(Updated from 9:36 a.m.)
granted tech bulls their wish last night, but a revenue warning this morning from
dampened Wall Street's high spirits.
But the New York Stock Exchange halted all trading at 10:10 a.m. EDT until 11:15 a.m. due to system problems. Trading difficulties began almost immediately this morning, officials there said, with more than half the stocks on the exchange affected.
The Nasdaq was lately off 39 points to 2225.
In its long-awaited midquarter earnings update, chip king Intel
reaffirmed its revenue targets for the second quarter, said it expects overall business to improve in the second half of the year, and was upbeat on the PC sector. That Intel news was countered by
Juniper's confession that its second-quarter revenue would come in significantly lower than expected, around $200 million to $210 million instead of its previous guidance of $300 million to $330 million.
Intel was rising 1.8% to $31.70 so far this morning, while Juniper was dropping 13.9% to $40.16.
These days, the market tends to turn on a dime. "We're in a trader's market," said Fred Maudsley, managing director of trading at
, who suggested that a rally Thursday ahead of the Intel update was driven by momentum rather than by fundamentals.
Maudsley said he expects stocks to continue to move on individual news bits but remain range-bound in the near-term. "We've been in trading range for some time, and I think we're going to stay there," he said.
Juniper wasn't the only fallen soldier this morning. Several other companies also lowered their performance targets after the close of regular trading yesterday.
last night said that it expects to post a second-quarter loss instead of the previously expected profit; networking company
dropped its targets for fourth-quarter revenue; handheld-device maker
also cut its fourth-quarter revenue forecast; and
said it expects second-quarter revenues to fall 30%. All were trading lower this morning.
It is the second-quarter earnings confession season, after all.
During confession season, companies "preannounce," or let the market know if they expect to miss performance targets. So far this confession season, earnings news from the heavy-hitters has been mostly negative.
last week warned that it would miss second-quarter targets. PC maker
cautioned that a global slowdown in information technology could hurt its revenue. Financial powerhouse
J.P. Morgan Chase
said it expects revenues in the remaining quarters of this year to be lower than its first-quarter results because of poor market conditions. And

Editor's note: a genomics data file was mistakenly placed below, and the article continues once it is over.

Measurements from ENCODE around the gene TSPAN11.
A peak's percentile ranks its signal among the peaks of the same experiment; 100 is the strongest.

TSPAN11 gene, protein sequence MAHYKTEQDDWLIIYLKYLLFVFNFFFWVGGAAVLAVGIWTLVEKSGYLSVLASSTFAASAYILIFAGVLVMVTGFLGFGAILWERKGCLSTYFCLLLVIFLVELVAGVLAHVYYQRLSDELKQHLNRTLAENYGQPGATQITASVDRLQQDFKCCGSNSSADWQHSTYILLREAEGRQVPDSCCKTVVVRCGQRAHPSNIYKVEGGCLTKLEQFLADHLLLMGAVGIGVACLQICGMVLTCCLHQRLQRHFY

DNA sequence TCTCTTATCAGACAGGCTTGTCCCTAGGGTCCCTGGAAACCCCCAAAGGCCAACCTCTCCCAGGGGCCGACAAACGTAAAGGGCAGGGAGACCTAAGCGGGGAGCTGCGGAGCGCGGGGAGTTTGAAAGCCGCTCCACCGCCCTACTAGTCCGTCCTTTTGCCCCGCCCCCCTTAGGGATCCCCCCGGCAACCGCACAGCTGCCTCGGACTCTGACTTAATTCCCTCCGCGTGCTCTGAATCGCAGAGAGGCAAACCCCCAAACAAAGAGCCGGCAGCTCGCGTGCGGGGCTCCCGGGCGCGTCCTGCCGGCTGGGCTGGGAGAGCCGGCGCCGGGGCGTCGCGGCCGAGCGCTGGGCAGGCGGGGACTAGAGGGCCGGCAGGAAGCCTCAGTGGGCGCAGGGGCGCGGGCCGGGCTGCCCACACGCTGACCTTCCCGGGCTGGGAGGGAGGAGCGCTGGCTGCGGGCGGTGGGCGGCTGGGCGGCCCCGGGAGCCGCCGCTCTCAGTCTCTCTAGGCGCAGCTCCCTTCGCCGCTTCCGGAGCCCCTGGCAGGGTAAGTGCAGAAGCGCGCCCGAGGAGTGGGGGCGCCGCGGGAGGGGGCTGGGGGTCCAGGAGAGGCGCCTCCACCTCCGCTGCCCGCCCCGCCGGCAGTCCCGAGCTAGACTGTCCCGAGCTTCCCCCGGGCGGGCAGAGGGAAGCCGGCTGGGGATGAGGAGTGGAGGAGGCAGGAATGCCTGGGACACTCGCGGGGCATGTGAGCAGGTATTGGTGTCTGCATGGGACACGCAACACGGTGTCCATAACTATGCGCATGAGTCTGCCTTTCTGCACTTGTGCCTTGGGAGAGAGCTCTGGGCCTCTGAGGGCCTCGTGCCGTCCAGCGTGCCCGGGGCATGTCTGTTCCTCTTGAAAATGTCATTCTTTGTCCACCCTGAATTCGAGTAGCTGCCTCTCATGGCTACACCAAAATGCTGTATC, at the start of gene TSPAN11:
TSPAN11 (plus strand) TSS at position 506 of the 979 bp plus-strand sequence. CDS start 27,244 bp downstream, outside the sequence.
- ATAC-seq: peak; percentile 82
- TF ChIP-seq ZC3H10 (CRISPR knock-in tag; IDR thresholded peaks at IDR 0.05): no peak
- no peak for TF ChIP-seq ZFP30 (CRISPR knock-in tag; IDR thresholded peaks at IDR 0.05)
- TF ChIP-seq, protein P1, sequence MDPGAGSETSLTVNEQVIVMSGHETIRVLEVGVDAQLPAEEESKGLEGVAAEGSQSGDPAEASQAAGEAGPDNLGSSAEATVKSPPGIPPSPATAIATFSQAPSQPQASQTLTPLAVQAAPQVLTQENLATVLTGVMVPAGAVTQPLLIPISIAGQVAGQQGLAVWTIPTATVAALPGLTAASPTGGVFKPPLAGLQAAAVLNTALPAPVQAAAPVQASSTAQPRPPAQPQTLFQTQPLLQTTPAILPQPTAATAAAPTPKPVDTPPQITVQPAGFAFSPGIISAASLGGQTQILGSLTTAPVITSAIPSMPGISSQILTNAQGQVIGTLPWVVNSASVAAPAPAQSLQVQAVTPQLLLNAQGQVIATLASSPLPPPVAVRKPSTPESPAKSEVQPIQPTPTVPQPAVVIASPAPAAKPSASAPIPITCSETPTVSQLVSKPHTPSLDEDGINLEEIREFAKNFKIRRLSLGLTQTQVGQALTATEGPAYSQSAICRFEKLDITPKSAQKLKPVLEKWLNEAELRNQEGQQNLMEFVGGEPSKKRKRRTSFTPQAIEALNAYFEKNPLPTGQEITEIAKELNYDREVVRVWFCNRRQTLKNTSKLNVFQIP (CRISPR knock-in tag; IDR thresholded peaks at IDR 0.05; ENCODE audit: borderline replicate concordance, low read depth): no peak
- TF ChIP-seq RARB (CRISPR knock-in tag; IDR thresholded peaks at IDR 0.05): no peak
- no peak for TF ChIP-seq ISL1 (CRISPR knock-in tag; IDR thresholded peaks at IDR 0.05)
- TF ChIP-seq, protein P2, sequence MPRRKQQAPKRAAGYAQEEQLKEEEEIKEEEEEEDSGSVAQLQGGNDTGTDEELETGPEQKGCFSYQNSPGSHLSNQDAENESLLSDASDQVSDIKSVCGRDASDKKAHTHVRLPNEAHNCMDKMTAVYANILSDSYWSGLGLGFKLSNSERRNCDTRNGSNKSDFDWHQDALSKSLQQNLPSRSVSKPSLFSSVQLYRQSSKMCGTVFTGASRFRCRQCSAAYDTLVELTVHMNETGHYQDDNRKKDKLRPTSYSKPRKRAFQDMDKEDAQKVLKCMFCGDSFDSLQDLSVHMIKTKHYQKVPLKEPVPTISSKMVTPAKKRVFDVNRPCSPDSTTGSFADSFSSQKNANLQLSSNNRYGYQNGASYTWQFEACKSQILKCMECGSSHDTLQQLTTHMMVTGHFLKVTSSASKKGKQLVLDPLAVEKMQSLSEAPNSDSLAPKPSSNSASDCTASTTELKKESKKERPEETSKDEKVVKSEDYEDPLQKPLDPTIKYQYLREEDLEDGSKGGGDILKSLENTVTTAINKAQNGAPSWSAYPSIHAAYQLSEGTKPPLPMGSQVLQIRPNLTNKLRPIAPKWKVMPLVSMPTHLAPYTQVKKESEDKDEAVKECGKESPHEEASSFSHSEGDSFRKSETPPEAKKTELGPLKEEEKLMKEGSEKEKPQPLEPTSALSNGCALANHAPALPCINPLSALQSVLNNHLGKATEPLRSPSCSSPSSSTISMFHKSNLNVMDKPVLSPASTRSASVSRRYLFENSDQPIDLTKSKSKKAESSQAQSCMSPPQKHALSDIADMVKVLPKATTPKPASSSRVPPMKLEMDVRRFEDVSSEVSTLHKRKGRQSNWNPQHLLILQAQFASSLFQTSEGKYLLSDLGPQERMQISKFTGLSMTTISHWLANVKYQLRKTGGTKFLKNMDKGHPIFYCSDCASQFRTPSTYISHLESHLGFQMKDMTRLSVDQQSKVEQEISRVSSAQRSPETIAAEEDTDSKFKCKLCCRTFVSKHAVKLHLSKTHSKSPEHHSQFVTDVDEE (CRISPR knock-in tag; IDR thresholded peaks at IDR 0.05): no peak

said its revenue
would fall short of expectations in the second quarter.
Sun was lately off by 1.4% to $17.77 and Broadcom was down 3.7% to $38.71.
But there have also been some encouraging words from companies other than Intel, such as chipmaker
. But even Xilinx was trading down this morning, lower by 1.2% to $48.82.
In April, investors pumped up stocks significantly as they bet that corporate earnings would improve in the third quarter. But now a consensus seems to be forming that a recovery won't happen until the fourth quarter of this year or early next year. The
Federal Reserve has cut interest rates five times this year in a bid to get a sluggish economy back on its feet.
The major stock market indices have been trading in a range since early May. Volume was thin much of the week ahead of Intel's report. The Dow is now up 18.1% from its March 22 low of 9389.48, while the Nasdaq is ahead 38.1% from its recent low on April 4 of 1638.8.
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Treasury prices were narrowly mixed this morning.
The benchmark 10-year
Treasury note was lately down 3/32 to 97 15/32, while yields had slipped to 5.337%. Prices on the 30-year note were up 6/32 to 95 7/32, and yielding 5.711%.
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The Juniper news also cut into early Intel-inspired gains in Europe. The London
was lately up 0.06%, the Paris
was gaining 1.04% and Frankfurt's
was moving 0.79% higher.
The euro was lately trading at $0.8469. The dollar was trading at 120.60 yen.
Stocks climbed in Asia overnight, with Tokyo's
ending up 152.71 points to 13,430.22. It's now 3.4% higher since hitting an eight-week low on Tuesday. Hong Kong's
closed up 105.5 points to 13,808.89, putting it ahead 5% for the week.
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